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Reactive astrocytes undergo M1 microglia/macrohpages-induced necroptosis in spinal cord injury.

Overview of attention for article published in Molecular Neurodegeneration, January 2016
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Title
Reactive astrocytes undergo M1 microglia/macrohpages-induced necroptosis in spinal cord injury.
Published in
Molecular Neurodegeneration, January 2016
DOI 10.1186/s13024-016-0081-8
Pubmed ID
Authors

Fan, Hong, Zhang, Kun, Shan, Lequn, Kuang, Fang, Chen, Kun, Zhu, Keqing, Ma, Heng, Ju, Gong, Wang, Ya-Zhou

Abstract

A unique feature of the pathological change after spinal cord injury (SCI) is the progressive enlargement of lesion area, which usually results in cavity formation and is accompanied by reactive astrogliosis and chronic inflammation. Reactive astrocytes line the spinal cavity, walling off the lesion core from the normal spinal tissue, and are thought to play multiple important roles in SCI. The contribution of cell death, particularly the apoptosis of neurons and oligodendrocytes during the process of cavitation has been extensively studied. However, how reactive astrocytes are eliminated following SCI remains largely unclear. By immunohistochemistry, in vivo propidium iodide (PI)-labeling and electron microscopic examination, here we reported that in mice, reactive astrocytes died by receptor-interacting protein 3 and mixed lineage kinase domain-like protein (RIP3/MLKL) mediated necroptosis, rather than apoptosis or autophagy. Inhibiting receptor-interacting protein 1 (RIP1) or depleting RIP3 not only significantly attenuated astrocyte death but also rescued the neurotrophic function of astrocytes. The astrocytic expression of necroptotic markers followed the polarization of M1 microglia/macrophages after SCI. Depleting M1 microglia/macrophages or transplantation of M1 macrophages could significantly reduce or increase the necroptosis of astrocytes. Further, the inflammatory responsive genes Toll-like receptor 4 (TLR4) and myeloid differentiation primary response gene 88 (MyD88) are induced in necroptotic astrocytes. In vitro antagonizing MyD88 in astrocytes could significantly alleviate the M1 microglia/macrophages-induced cell death. Finally, our data showed that in human, necroptotic markers and TLR4/MyD88 were co-expressed in astrocytes of injured, but not normal spinal cord. Taken together, these results reveal that after SCI, reactive astrocytes undergo M1 microglia/macrophages-induced necroptosis, partially through TLR/MyD88 signaling, and suggest that inhibiting astrocytic necroptosis may be beneficial for preventing secondary SCI.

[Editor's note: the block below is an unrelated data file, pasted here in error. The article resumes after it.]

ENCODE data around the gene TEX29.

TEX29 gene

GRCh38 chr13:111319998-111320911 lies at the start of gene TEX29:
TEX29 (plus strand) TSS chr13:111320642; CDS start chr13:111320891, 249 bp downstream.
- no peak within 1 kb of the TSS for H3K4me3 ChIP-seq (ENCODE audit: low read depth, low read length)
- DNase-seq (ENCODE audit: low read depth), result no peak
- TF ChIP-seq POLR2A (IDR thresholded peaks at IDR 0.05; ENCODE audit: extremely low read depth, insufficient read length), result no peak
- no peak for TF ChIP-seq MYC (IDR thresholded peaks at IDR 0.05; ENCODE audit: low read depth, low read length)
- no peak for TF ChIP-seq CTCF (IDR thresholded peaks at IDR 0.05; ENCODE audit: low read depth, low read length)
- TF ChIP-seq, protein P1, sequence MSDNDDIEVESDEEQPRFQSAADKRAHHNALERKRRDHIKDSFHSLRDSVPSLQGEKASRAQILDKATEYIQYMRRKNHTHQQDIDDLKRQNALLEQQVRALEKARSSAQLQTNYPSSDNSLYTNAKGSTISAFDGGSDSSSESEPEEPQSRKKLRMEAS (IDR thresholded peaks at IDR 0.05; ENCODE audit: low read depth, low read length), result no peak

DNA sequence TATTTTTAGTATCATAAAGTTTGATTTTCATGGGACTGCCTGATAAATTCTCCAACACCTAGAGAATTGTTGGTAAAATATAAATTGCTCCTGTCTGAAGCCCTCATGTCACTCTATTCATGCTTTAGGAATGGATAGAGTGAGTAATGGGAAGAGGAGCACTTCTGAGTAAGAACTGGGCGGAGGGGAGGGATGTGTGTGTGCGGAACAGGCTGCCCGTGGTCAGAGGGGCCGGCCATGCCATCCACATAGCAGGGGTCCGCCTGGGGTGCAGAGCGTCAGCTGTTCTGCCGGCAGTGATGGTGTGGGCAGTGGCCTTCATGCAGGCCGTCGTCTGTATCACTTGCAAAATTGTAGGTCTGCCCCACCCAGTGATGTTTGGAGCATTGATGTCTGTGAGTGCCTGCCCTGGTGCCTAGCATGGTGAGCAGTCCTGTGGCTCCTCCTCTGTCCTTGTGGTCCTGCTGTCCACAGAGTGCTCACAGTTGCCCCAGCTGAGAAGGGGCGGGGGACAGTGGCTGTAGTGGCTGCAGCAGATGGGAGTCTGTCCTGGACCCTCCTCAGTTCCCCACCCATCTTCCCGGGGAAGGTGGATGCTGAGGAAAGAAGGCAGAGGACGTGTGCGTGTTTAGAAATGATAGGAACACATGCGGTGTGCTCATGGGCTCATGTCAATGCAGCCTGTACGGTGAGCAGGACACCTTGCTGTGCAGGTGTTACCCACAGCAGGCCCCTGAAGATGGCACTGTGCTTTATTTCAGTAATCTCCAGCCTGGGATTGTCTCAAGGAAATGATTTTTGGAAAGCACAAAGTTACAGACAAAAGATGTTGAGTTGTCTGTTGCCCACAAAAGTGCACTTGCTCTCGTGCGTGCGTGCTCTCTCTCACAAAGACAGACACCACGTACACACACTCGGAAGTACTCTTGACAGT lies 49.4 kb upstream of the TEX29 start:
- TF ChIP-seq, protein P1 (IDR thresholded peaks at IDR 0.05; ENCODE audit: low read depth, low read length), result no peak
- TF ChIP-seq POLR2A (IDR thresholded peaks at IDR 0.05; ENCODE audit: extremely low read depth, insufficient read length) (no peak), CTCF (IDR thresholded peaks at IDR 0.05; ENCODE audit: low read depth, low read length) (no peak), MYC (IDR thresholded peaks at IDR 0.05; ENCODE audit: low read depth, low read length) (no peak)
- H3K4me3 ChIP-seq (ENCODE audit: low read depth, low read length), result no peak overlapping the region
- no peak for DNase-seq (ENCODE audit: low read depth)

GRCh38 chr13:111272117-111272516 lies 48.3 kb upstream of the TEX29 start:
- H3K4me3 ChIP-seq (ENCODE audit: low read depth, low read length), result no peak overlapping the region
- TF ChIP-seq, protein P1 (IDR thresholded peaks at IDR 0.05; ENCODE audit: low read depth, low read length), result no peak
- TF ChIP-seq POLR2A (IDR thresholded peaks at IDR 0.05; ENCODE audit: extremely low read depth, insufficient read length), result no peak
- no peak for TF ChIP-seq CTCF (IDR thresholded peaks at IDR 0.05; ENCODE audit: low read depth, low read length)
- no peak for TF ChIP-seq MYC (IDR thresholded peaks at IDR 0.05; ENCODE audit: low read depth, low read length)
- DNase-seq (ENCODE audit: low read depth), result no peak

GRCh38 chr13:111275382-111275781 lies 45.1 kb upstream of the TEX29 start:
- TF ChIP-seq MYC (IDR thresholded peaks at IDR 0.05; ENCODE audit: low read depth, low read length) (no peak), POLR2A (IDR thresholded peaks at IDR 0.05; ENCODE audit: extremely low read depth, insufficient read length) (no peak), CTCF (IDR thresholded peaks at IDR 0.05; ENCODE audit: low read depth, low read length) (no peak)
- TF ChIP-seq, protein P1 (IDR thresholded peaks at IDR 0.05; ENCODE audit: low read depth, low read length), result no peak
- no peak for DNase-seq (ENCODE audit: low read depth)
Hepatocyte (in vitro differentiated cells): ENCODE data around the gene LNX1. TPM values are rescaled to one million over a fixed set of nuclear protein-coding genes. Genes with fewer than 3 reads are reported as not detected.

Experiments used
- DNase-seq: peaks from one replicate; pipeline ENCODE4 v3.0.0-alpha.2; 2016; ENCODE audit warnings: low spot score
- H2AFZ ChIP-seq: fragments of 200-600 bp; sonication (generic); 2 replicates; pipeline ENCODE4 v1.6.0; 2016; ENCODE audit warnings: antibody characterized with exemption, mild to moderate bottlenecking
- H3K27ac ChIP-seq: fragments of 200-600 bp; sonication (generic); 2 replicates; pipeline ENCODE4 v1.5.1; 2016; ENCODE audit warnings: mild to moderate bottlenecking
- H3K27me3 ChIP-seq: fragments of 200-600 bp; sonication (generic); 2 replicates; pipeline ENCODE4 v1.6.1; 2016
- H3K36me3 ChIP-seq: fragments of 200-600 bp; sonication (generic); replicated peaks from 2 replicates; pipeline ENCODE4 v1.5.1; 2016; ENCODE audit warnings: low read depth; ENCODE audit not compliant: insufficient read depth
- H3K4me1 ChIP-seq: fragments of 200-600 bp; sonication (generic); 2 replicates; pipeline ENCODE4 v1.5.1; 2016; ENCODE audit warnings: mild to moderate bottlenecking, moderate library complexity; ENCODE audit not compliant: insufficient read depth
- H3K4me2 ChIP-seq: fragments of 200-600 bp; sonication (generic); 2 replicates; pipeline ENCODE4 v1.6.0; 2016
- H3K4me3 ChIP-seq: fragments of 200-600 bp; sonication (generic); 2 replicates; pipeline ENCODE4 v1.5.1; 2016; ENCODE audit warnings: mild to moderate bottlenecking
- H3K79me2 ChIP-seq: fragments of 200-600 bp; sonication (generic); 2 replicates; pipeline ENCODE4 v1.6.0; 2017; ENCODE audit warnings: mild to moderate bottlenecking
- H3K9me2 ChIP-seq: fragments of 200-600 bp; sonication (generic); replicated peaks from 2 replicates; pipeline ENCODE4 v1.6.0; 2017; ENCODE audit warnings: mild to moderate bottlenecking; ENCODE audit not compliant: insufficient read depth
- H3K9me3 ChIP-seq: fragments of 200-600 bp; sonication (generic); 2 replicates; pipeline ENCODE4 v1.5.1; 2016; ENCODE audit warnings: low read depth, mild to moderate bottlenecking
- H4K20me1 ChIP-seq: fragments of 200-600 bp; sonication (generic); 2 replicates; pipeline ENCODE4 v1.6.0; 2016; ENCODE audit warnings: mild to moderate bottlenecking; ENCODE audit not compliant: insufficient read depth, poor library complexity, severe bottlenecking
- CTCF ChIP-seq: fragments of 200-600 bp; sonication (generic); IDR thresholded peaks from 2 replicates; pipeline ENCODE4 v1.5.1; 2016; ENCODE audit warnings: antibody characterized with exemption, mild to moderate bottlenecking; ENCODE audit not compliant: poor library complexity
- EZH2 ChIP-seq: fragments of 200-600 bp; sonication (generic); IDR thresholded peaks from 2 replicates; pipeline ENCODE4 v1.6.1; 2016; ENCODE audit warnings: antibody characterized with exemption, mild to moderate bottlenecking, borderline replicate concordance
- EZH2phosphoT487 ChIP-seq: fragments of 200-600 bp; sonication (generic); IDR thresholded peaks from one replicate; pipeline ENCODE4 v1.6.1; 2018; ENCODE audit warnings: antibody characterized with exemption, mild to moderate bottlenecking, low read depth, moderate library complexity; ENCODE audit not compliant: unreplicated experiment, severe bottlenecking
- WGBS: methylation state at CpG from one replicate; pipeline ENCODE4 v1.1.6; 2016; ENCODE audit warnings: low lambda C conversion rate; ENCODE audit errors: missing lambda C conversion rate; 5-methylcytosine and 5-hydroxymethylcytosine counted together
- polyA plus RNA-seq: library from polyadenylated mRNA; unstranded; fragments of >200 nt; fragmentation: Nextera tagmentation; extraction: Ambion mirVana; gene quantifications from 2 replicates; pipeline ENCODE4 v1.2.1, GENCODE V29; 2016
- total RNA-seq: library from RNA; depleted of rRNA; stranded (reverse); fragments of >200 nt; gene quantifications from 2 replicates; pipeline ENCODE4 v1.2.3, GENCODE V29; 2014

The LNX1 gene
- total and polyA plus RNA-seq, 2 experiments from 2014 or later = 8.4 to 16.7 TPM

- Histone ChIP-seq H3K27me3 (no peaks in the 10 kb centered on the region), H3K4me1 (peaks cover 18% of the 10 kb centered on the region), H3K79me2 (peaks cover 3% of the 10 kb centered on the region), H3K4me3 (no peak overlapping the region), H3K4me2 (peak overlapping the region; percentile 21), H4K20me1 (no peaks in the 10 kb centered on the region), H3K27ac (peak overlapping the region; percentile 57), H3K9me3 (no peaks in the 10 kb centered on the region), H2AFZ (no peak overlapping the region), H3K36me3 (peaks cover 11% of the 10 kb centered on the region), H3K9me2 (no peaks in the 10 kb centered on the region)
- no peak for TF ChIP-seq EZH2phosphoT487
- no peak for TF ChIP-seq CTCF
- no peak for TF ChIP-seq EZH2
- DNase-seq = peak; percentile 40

Twitter Demographics

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Mendeley readers

The data shown below were compiled from readership statistics for 74 Mendeley readers of this research output. Click here to see the associated Mendeley record.

Geographical breakdown

Country Count As %
Spain 1 1%
Unknown 73 99%

Demographic breakdown

Readers by professional status Count As %
Student > Ph. D. Student 18 24%
Researcher 11 15%
Student > Master 10 14%
Student > Bachelor 8 11%
Professor > Associate Professor 5 7%
Other 15 20%
Unknown 7 9%
Readers by discipline Count As %
Neuroscience 17 23%
Agricultural and Biological Sciences 16 22%
Medicine and Dentistry 11 15%
Biochemistry, Genetics and Molecular Biology 8 11%
Immunology and Microbiology 5 7%
Other 5 7%
Unknown 12 16%

Attention Score in Context

This research output has an Altmetric Attention Score of 1. This is our high-level measure of the quality and quantity of online attention that it has received. This Attention Score, as well as the ranking and number of research outputs shown below, was calculated when the research output was last mentioned on 05 February 2016.
All research outputs
#5,327,361
of 7,103,144 outputs
Outputs from Molecular Neurodegeneration
#293
of 352 outputs
Outputs of similar age
#220,651
of 319,350 outputs
Outputs of similar age from Molecular Neurodegeneration
#20
of 21 outputs
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We're also able to compare this research output to 21 others from the same source and published within six weeks on either side of this one. This one is in the 1st percentile – i.e., 1% of its contemporaries scored the same or lower than it.